203. Editorial Note
On October 9, 1971, President’s Assistant for National Security Affairs Kissinger informed Soviet Ambassador Dobrynin about a change in the time of the summit announcement scheduled for the agreed date of October 12. According to a memorandum of conversation prepared by Kissinger: “Dobrynin said that this would cause no problem for him and that it was courteous of me to say so.” (National Archives, Nixon Presidential Materials, NSC Files, Box 492, President’s Trip Files, Dobrynin/Kissinger, 1971, Vol. 7 [Part 1])
On October 12 beginning at 11:27 a.m. President Nixon held a news conference in the White House Briefing Room and read an announcement about his planned meeting with Soviet leaders scheduled for late May 1972. The announcement was aired simultaneously at noon in Washington and 7 p.m. in Moscow. The full text is printed in Public Papers: Nixon, 1971, page 1030. In response to a press question concerning the possibility of a strategic arms limitation agreement and whether the President expected to sign it at the summit, Nixon stated that “if the goal can be achieved before May of 1972, we will achieve it, and that, incidentally, is also the view of the Soviet Union.” (Ibid., page 1031) The press conference concluded at 11:55 a.m.
From noon to 12:54 p.m. Nixon met with Congressional leaders in the Cabinet Room to discuss the announcement. When comments turned to SALT, Senator John C. Stennis (D–Mississippi) applauded [Page 622] Nixon on his plans for a summit. According to a memorandum for the President’s file prepared by Kissinger, the following exchange took place:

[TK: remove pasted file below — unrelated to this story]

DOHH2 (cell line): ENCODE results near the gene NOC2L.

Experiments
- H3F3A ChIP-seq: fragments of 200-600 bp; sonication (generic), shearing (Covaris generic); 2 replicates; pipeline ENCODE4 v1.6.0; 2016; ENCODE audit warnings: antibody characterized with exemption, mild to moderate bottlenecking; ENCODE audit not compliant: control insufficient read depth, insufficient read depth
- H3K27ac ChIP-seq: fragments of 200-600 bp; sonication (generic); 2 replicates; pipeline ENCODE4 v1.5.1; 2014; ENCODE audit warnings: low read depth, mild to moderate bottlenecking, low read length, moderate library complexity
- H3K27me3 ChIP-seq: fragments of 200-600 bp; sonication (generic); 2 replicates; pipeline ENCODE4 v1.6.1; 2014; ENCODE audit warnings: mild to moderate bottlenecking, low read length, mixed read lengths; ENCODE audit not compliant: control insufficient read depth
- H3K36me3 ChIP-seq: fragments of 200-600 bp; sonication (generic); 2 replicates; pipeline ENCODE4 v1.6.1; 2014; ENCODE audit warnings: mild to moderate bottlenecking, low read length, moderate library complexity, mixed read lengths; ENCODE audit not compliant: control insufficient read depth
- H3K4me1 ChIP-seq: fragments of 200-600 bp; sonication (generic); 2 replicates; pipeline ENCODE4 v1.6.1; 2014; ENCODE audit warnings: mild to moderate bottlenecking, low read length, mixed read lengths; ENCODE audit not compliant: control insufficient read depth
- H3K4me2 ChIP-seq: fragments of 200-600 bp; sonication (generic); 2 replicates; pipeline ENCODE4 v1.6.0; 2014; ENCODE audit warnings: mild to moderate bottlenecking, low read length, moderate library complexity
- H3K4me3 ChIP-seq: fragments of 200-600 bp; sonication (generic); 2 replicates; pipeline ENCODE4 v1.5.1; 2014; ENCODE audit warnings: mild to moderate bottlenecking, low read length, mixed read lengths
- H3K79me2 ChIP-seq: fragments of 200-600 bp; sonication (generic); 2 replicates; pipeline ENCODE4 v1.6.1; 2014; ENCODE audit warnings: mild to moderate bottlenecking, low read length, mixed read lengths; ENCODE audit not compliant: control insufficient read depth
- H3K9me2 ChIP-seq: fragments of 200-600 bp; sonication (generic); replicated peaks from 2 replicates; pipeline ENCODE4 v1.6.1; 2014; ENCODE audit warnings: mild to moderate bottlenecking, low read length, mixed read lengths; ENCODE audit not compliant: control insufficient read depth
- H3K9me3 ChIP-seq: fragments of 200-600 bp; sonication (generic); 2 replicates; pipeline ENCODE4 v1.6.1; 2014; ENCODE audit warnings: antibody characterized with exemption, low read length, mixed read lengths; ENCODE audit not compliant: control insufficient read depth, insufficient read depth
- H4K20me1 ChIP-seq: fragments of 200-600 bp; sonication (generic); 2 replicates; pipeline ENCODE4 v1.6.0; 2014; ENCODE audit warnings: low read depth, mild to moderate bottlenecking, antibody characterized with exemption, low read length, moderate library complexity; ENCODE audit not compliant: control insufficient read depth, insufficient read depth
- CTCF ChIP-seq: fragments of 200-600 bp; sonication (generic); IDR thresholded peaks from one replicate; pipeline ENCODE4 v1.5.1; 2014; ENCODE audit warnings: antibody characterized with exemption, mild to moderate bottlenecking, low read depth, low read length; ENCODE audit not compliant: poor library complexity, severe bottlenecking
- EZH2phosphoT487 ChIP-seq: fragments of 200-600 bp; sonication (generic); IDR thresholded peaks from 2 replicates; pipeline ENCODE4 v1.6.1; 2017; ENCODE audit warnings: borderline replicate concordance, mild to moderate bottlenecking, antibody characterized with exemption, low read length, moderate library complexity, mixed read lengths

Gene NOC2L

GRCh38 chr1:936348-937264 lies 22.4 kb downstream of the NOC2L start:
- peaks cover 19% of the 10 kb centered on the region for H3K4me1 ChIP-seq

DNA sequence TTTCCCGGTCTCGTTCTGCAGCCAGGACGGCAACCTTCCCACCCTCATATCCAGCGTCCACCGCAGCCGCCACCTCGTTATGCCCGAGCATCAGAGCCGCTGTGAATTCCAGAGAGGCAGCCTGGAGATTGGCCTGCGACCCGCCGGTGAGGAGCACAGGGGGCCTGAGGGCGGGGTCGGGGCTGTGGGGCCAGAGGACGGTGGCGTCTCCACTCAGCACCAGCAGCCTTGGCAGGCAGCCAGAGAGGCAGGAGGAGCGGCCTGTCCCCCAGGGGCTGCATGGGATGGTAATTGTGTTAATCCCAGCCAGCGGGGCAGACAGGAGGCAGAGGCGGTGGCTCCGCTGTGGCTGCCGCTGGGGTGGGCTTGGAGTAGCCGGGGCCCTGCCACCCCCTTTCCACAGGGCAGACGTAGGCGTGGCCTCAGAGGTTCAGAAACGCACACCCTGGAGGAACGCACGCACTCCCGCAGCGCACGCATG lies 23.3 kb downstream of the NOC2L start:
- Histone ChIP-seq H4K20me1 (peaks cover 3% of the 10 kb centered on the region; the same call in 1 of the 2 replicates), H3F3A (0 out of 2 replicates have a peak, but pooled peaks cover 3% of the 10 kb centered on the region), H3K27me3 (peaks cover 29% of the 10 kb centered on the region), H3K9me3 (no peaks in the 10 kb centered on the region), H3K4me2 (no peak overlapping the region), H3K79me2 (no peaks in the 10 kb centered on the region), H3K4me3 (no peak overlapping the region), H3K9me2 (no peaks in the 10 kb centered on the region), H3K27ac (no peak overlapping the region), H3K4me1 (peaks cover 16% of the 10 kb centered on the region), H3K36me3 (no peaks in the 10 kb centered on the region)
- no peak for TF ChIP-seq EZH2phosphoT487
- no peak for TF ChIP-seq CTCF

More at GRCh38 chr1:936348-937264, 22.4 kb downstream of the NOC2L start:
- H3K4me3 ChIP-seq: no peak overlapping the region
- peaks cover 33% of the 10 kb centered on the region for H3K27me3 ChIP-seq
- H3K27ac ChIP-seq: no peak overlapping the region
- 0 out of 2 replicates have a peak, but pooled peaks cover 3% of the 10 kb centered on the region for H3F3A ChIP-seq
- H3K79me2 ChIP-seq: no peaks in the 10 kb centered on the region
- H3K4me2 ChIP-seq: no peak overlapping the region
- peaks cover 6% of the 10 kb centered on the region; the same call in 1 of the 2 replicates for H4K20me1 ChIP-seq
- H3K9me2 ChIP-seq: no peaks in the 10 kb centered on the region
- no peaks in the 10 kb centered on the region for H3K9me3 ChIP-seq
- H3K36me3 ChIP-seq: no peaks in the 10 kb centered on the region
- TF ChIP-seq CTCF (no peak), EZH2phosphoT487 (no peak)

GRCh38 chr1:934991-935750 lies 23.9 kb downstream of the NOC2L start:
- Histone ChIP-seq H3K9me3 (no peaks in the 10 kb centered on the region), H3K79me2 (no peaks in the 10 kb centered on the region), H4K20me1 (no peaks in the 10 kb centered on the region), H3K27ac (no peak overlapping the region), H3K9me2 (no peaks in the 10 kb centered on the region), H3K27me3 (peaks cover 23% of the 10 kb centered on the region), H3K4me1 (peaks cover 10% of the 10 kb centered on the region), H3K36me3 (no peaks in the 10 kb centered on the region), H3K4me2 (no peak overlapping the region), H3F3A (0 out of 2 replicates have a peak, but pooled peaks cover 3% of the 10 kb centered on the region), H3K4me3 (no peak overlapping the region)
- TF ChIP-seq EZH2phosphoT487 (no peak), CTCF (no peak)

“Senator Stennis said he was very impressed with the President’s plans. He assumed that SALT would not be stopped as a result of this announcement. The President said it would not. On the contrary, the announcement may give impetus to it. The President went on to say that with the way the Soviets were moving with their build-up, with SALT where it was and the summit coming up, he had to fight for a credible defense program in order to maintain our bargaining position. He realized that there were some who objected to the size of the defense budget but our purpose was not to have an arms race but to stop it. It was essential to stop the Soviets because they were moving ahead. Secretary Rogers noted that the President had said to the press that we would try to get a SALT agreement before the summit and, failing that, would talk about it at the summit. The President said that the SALT agreement at present under negotiation was only a freeze so there would be a lot more to talk about after an agreement.” (National Archives, Nixon Presidential Materials, NSC Files, Box 315, Subject Files, Congressional, Jul–Dec 1971, Vol. 3) For the full text of the memorandum, see Foreign Relations, 1969–1976, volume XIV, Soviet Union, October 1971–May 1972, Document 2.